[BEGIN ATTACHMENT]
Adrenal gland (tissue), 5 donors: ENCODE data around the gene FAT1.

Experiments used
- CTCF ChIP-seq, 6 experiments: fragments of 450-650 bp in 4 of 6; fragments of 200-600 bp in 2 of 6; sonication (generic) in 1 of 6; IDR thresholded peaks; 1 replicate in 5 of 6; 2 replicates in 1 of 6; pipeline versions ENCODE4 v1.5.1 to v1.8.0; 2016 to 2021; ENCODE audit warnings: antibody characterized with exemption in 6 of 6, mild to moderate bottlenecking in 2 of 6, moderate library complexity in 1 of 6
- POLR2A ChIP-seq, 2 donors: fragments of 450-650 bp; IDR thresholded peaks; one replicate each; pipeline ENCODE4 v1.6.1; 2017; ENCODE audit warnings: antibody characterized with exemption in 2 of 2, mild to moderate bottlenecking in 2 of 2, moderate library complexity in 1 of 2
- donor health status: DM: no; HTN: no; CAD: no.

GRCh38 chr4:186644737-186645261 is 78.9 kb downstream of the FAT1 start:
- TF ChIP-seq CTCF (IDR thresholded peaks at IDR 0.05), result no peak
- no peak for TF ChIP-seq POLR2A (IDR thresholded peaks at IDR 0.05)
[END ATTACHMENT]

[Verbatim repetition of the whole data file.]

Adrenal gland (tissue), 5 donors: ENCODE data around the gene FAT1.

Experiments used
- CTCF ChIP-seq, 6 experiments: fragments of 450-650 bp in 4 of 6; fragments of 200-600 bp in 2 of 6; sonication (generic) in 1 of 6; IDR thresholded peaks; 1 replicate in 5 of 6; 2 replicates in 1 of 6; pipeline versions ENCODE4 v1.5.1 to v1.8.0; 2016 to 2021; ENCODE audit warnings: antibody characterized with exemption in 6 of 6, mild to moderate bottlenecking in 2 of 6, moderate library complexity in 1 of 6
- POLR2A ChIP-seq, 2 donors: fragments of 450-650 bp; IDR thresholded peaks; one replicate each; pipeline ENCODE4 v1.6.1; 2017; ENCODE audit warnings: antibody characterized with exemption in 2 of 2, mild to moderate bottlenecking in 2 of 2, moderate library complexity in 1 of 2
- donor health status: DM: no; HTN: no; CAD: no.

GRCh38 chr4:186644737-186645261 is 78.9 kb downstream of the FAT1 start:
- TF ChIP-seq CTCF (IDR thresholded peaks at IDR 0.05), result no peak
- no peak for TF ChIP-seq POLR2A (IDR thresholded peaks at IDR 0.05)